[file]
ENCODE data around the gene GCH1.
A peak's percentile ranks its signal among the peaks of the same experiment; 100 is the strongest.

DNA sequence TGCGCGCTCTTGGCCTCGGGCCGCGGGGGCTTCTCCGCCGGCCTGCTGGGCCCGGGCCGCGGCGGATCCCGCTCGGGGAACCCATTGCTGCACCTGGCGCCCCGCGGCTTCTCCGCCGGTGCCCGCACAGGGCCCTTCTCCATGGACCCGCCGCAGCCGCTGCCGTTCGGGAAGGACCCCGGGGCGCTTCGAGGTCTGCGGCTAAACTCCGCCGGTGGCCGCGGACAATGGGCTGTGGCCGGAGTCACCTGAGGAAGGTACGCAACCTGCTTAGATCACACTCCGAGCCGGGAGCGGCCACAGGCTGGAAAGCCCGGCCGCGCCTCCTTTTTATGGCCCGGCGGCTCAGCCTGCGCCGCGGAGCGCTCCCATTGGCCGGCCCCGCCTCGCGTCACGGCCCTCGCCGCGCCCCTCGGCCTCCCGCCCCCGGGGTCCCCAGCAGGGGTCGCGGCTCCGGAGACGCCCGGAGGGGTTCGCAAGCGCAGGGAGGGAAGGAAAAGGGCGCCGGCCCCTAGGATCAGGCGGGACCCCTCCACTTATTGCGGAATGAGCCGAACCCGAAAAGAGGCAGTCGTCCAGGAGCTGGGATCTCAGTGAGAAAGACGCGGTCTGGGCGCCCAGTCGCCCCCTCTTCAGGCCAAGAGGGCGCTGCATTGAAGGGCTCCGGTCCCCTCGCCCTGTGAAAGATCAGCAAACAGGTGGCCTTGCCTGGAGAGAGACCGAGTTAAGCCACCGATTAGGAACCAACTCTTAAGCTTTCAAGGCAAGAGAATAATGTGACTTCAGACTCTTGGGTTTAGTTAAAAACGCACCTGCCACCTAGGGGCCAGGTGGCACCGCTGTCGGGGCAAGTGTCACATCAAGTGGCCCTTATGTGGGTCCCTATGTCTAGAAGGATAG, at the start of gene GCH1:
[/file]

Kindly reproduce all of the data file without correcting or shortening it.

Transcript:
ENCODE data around the gene GCH1.
A peak's percentile ranks its signal among the peaks of the same experiment; 100 is the strongest.

DNA sequence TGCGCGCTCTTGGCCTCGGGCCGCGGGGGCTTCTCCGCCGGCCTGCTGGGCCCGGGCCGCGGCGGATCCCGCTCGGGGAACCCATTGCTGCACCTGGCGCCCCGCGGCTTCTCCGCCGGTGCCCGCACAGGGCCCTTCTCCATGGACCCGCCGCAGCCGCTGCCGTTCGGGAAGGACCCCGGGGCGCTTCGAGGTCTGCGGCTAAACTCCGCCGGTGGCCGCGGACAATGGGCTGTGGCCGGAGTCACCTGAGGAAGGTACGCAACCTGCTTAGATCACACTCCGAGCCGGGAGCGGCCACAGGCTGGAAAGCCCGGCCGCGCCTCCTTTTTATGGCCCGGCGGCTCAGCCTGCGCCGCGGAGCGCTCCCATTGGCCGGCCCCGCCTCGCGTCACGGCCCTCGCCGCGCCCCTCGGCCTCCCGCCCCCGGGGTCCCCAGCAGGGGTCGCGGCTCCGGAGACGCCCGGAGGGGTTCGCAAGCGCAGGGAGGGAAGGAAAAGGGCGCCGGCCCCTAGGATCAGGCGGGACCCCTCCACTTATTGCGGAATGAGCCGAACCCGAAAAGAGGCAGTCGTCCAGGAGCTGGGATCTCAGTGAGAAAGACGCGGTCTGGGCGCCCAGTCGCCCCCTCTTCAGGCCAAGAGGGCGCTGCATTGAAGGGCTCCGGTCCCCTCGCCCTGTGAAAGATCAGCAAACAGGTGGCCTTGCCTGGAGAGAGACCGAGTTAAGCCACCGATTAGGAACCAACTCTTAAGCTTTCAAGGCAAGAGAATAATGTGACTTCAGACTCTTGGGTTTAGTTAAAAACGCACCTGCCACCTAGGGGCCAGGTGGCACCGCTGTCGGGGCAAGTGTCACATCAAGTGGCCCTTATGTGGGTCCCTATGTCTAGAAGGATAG, at the start of gene GCH1: